October 1, 2010

MAHATMA GANDHI, THE ULTIMATE MARKETING GURU!

Gandhi has been my favourite for seminars on leadership and management for years! In fact, in the last chapter of my first book Count Your Chickens Before They Hatch, I described him as the ultimate successor of Krishna as a management guru! The reason is simple! To me, there is no greater a management guru than Krishna; and the Gita is my ultimate guide to management! Krishna guides a handful of five brothers to victory against the army of a hundred brothers in the mythological Mahabharata, and in a similar way, Mahatma Gandhi guided us to Independence against all odds! Whether Krishna was true or not is debatable, but Gandhi was for real! And what we all know about Gandhi is that when he died, he said, “Hey Ram, He Ram, He Ram,” – though now even that is debated by various scholars. However, what many of us don’t know about Gandhi is that he used to read the Gita daily and called it the most important guide to success.

So what is it about the Mahatma that makes him such a revered figure even when it comes to management and especially marketing? For that, we have to perhaps study a little bit about his past and look at world history on the whole. World wide, freedom from the oppressor always meant violent struggles! Freedom was always synonymous with violent revolutions. You conquered with the power of violence and you got freedom by fighting violence with violence! But India had a peculiar problem! The problem was our prevalent religion. Gandhi himself called Hindus cowards. I wouldn’t say that, but we sure were complacent, patient and tolerant and relatively the most peaceful race in the world. We had not developed in us the spirit of war and violence! And therefore, when it came to motivating Indians and bringing them out for a violent revolution, even the man who defeated Gandhi’s own candidate in the Indian National Congress (INC) elections and became the President of INC – Subhash Chandra Bose – failed miserably. His war cry – “Give me blood, and I will give you freedom” – would’ve worked in every part of the world... but for India! And Bose finally had to leave India to collect his army from outside India to fight the Indian war of Independence! Gandhi, of course, was a keen observer and a quick learner – a key trait of a great marketing man! This man, with a burning desire to succeed in getting India freedom and realizing that violence didn’t appeal to the common Indian man, changed and did what was never done world wide – again, a great trait of a good marketing success story is being first! And Gandhi surely was the first to bring to the world, the concept of non-violence! This concept made him the TIME magazine’s Man of the Year way back in 1930 and won him followers ranging from Martin Luther King Junior, the Dalai Lama, Nelson Mandela and Aung San Suu Kyi amongst others over the years.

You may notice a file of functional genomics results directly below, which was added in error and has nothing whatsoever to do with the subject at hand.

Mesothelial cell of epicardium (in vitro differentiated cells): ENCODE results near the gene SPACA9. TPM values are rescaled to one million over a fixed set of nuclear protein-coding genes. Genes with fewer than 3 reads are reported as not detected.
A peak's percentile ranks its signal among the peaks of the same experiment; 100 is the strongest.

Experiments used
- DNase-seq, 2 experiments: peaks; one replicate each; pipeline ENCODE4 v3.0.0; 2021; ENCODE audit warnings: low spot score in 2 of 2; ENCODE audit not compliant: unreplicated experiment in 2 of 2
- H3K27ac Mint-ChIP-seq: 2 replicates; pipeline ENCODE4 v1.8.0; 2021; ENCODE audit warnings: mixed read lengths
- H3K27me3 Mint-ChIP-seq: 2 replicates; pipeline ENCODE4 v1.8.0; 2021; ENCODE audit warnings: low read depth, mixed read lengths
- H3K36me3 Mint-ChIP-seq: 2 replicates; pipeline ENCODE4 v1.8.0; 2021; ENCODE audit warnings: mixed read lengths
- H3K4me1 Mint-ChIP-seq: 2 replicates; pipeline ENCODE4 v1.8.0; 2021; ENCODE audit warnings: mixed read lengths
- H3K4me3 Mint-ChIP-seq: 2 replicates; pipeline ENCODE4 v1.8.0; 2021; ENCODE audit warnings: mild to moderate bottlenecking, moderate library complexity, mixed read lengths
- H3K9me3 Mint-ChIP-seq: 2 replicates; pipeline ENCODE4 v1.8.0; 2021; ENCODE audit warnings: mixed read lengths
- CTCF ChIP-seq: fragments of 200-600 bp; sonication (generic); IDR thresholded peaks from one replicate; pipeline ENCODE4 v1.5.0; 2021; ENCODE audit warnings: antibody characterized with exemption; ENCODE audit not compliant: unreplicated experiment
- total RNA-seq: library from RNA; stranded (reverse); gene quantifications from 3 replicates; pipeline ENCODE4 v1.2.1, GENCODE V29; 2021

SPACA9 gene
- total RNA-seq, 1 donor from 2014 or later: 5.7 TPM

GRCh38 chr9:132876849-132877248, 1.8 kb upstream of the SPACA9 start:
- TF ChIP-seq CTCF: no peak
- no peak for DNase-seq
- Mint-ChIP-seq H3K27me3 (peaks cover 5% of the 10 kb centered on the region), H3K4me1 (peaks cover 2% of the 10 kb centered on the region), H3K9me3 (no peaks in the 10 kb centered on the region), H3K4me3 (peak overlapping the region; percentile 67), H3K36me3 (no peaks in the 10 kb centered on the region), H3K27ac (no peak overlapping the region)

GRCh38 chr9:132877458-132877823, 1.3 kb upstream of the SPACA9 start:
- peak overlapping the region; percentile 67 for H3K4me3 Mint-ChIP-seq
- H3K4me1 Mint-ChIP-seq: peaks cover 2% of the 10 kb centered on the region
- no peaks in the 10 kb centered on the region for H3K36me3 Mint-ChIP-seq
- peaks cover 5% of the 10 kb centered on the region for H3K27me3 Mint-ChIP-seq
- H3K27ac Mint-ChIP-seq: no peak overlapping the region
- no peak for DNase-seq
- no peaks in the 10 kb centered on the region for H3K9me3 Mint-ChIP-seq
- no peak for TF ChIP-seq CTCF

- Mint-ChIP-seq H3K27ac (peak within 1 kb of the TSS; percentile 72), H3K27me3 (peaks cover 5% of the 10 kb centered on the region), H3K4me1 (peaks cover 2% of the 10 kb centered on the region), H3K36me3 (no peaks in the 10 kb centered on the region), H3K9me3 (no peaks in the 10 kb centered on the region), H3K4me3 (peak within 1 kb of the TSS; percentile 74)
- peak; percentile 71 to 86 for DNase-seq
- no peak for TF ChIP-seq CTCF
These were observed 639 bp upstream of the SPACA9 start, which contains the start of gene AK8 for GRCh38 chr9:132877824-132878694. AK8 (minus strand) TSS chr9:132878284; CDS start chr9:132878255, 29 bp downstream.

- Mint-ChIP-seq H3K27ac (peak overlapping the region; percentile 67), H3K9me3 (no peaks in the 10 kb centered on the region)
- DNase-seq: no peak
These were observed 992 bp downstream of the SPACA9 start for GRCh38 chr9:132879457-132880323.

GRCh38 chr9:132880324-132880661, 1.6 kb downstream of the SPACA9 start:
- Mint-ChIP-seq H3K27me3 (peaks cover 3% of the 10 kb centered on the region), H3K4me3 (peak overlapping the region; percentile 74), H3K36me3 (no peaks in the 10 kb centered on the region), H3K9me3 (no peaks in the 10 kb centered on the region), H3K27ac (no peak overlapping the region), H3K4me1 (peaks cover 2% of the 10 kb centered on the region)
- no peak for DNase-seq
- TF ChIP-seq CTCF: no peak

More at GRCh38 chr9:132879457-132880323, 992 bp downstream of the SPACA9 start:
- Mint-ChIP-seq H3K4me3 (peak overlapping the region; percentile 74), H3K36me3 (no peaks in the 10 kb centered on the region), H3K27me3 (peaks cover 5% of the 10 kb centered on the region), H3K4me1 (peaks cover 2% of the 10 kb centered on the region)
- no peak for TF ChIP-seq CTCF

At first, non-violence was looked as the stupidest tool of revolution. But Gandhi knew what he was doing. He knew how to market his concept because he knew he was satisfying an existing need – the need to participate in the freedom struggle and throw the British out, which was combined with a desire to not be forced to take up arms and risk one’s life in a violent manner. He knew that his concept was a great solution to this need. The next thing he had to do was to connect with the masses and spread the word. In those days, when newspapers were a luxury, telecommunication absent and even transport and connectivity a rarity, getting the message across the length and breadth of this huge nation was the biggest possible challenge. Gandhi decided to go about it man to man! He always had a great respect for the end customer. He had said, “The customer is not an interruption in our work. He is the purpose of it. He is not an outsider in our business. He is part of it. We are not doing him a favour by serving him. He is doing us a favour by giving us an opportunity to do so.” And in his struggle, the end customers were the masses. To connect with them, he gave up his suits and ties. In fact, to connect with them, his marketing campaign included burning of foreign clothes and making khadi. Many like Tagore didn’t find it logical. But being a marketing man, Gandhi knew it was helping him connect emotionally with his audience and convey his message across. The common man oft en understands symbolic gestures better than great works of poetry. And Gandhi reveled in such symbolic gestures. Being a great leader, leading from the front was never an issue, but what many Indian leaders fail to do even now in these days of easy connectivity, he did way back in the early 1900s. He went to his masses and became a part of them. He walked with them and inspired them to walk along with him. His new attire – the khadi – was something the common man identified with; and his half-naked clothing was symbolic of the man whose support he wanted – the unfed and suffering Indian looking for salvation. As they say, there is nothing to beat a great word of mouth! The word of his work with masses spread like fire and soon the entire country was finding out ways to follow the activities of this man of peace, who was talking of giving India independence and looked closer to achieving it than anyone had ever had!

As a great marketing brain, he had done a great SWOT analysis. He knew his opponents and competition – the British – well. He knew that unlike, say the Nazis, the British were more cultured and believed in being fair and had a court that they were answerable to. So he knew that it would be almost impossible for the British to kill him if all he did was to walk and talk of peace. He used their weakness to be ruthless to his advantage and used intellectuals amongst them for his own PR! Not to forget, he used fasting as a great tool to drive home the message – that he was not scared of losing his life when it came to the cause.